by Patricia Grandjean
Jan 19, 2013
01:59 PMBox Office
Q&A Exclusive: Ann Leary
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The last time we spoke with author Ann Leary—two years ago—she was involved with Literacy Volunteers of Greater Waterbury, moonlighting as an EMT and staying engrossed with her blog/website, annleary.com, on which she'd posted some of the most charming videos of her pets we'd ever seen. She'd also finished a draft of her latest novel, The Good House (published by St. Martin's Press Jan. 15), which draws upon her background in Marblehead, Mass., her current community in the Litchfield Hills, and her personal past with alcoholism. Leary will be doing book appearances and signings at R.J. Julia in Madison Jan. 25 and the Hickory Stick Bookshop in Washington Feb. 9. By the way, she's also married to actor/producer Denis Leary, and co-hosts a talk show on NPR, Hash Hags.
Let's start with the obvious question: What prompted you to write The Good House?
I've been wanting to write a book set in a small New England town for a long time. I moved to Marblehead, Mass., when I was 14, and if you come from New England, you know that unless you're born in a New England town, you're not really "from" there. I grew up moving around all the time as a child, and mostly in the Midwest. So when we moved to Marblehead, which is a very charming, historic town on Boston's North Shore, I was really taken aback by the New England personalities, which were quite different from what I had known prior to that.
I also grew up with the idea that if you were born in a place and grew up there, you would have this automatic sense of being accepted and belonging—which I now know isn't true, having had many friends who grew up in one town and struggled with those feelings. But I thought that way as a child, and I really envied my classmates in Marblehead for their shared background; many who had grown up there had parents and grandparents who also grew up there. In Marblehead, there still are citizens from its earliest families: There's a Peaches Point and Dolliber Cove, and there were Peachs and Dollibers in my class. Their ancestors were the first setllers in the 1600s. So my imagination was always running wild about how fabulous it would be to be like them—to have that kind of heritage. Now, as you know, I live in another small New England town, and I've gotten to know a lot of wonderful people here, and their families have been from this area for many generations. Again, I'm an outsider here—we've lived here for about 15 years.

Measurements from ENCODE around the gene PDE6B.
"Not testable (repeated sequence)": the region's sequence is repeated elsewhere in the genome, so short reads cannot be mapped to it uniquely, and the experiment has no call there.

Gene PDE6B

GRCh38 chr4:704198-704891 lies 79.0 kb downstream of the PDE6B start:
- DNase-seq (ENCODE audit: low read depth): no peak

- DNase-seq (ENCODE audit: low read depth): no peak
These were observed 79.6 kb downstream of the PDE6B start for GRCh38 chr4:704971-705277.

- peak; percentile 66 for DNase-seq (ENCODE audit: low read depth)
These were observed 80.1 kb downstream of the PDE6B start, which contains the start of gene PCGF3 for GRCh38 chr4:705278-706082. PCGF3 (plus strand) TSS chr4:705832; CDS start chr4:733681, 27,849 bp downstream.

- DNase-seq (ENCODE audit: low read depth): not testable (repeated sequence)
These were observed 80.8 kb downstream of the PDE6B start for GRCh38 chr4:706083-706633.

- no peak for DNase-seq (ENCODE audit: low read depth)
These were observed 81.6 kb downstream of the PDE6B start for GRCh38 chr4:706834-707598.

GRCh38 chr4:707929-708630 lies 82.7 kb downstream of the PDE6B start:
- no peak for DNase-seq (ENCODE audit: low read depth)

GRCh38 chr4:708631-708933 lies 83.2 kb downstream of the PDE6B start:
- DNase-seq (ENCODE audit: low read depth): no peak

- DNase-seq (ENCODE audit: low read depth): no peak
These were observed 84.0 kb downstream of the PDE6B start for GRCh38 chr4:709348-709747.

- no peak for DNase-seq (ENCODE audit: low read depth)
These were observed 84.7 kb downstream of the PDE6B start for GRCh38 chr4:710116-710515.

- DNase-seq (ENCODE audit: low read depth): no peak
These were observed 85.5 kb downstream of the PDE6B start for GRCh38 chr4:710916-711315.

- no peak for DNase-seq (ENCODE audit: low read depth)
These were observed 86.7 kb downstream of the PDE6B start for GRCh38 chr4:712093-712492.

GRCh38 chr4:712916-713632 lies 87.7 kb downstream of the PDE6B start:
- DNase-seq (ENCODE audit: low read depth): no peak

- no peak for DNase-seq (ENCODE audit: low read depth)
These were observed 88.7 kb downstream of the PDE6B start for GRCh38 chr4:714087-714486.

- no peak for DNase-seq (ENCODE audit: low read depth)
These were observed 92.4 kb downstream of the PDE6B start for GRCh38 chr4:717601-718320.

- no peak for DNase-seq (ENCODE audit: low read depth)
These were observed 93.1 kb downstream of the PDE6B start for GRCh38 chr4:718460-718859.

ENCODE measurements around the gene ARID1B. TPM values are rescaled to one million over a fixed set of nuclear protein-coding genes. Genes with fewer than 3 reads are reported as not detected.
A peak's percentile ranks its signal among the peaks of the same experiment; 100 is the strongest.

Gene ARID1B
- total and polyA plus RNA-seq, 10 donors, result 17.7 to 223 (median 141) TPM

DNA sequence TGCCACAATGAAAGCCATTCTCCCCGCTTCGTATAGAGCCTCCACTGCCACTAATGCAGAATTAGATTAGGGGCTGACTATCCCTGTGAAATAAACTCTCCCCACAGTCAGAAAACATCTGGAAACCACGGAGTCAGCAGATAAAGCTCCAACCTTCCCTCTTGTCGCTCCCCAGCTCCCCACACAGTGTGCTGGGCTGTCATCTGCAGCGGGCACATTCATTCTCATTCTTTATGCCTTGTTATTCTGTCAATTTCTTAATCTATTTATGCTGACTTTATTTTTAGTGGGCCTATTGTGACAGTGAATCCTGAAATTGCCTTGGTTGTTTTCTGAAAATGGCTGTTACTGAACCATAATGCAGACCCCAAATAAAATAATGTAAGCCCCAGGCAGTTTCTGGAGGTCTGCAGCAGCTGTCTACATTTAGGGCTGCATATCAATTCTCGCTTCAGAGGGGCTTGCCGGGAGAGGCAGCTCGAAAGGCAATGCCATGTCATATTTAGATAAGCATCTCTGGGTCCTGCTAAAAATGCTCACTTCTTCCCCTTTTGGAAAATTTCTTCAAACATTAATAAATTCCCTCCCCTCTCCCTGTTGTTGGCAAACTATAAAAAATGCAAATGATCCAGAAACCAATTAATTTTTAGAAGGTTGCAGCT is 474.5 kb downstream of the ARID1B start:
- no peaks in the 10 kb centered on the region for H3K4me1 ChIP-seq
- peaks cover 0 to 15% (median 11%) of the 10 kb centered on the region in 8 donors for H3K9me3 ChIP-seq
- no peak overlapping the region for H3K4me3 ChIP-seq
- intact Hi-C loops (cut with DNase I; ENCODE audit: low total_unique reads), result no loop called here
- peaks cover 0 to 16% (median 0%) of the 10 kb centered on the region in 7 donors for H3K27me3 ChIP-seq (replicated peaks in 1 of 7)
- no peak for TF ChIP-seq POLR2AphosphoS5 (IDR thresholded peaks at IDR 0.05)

So I had this idea of writing a book that would explore the theme of New England townie vs. newcomer, but also I wanted to write about a scandal. Originally, the book was going to be about a scandal I read about in a newspaper, concerning a psychiatrist and patient. But that ended up being a subplot. Because once I started writing the book, I discovered that the narrator I chose, Hildy Good, actually had a more compelling story to offer.
I don't personally know Marblehead, though I've traveled to similar points in Massachusetts. But when you talk in the book about the Hickory Stick Toyshop, obviously I recognized the Litchfield County reference right away. I actually could picture the spot where the Hickory Stick Bookshop sits in Washington, across from that funky pizza place and Grape in the Shade, the vintage shop.
Absolutely. Well, you know the book is set in the town of Wendover, Mass., and that's fictitious—but it really was drawn from my memories of the Ipswich-Essex areas of Massachusetts, which are a little north of Marblehead and a little more rural. Though I never lived in that area, I often drove through it. I actually used to take riding lessons up there and really loved it—I fantasized about how fabulous it would be to live there.
But because I live here, a lot of the geographical specifics are drawn from my part of Connecticut rather than Massachusetts. People from the area will recognize names of streets that I find charming: Hat Shop Hill Road in Bridgewater, for example. My friend Fran Kilty owns the Hickory Stick Bookshop, which everybody in this area loves and knows is a treasure. I just wanted to be able to throw in fun things that I love, from near and far.
And I did that with characters in the book, too. One of them is the Frank Getchell character. When I finished the first draft . . . I always send my first drafts to two people. One was my sister, Meg, and another was a friend of mine, here in town. After Meg read the book, she called me and said, "I love it, but I really think you need to change the specifics about the Frank Getchell character," and then she mentioned a guy we went to high school with who actually was a descendent of one of the earliest Marblehead families. He's a great guy, but I didn't even know he's now the fix-it guy, the garbageman, he's got this whole business. And then my local friend, Jane, called me the same week, saying, "Look, I think the book's great, but you've got to change the specifics of The Frank Getchell character," and then she named this guy who lived in my town who I did think some people might figure was the Getchell character. She said, "I just think he might be embarrassed." I finally said, "You know what? This is great, because I now know there's one in every town." None of the characters are based on any specific person, but of course I draw on people I know or have observed in my community, and communities I've lived in elsewhere.
But what about Sneakers? Is he based on your cat Sneakers?
Yes, Sneakers is the only character who has a real life counterpart. He's no longer with us, I'm afraid! But we have two new fabulous cats. I loved putting Sneakers in the book, because I'm really a dog person. But the cats that I've had—and we've had cats all my life—their personalities have stayed with me all my life.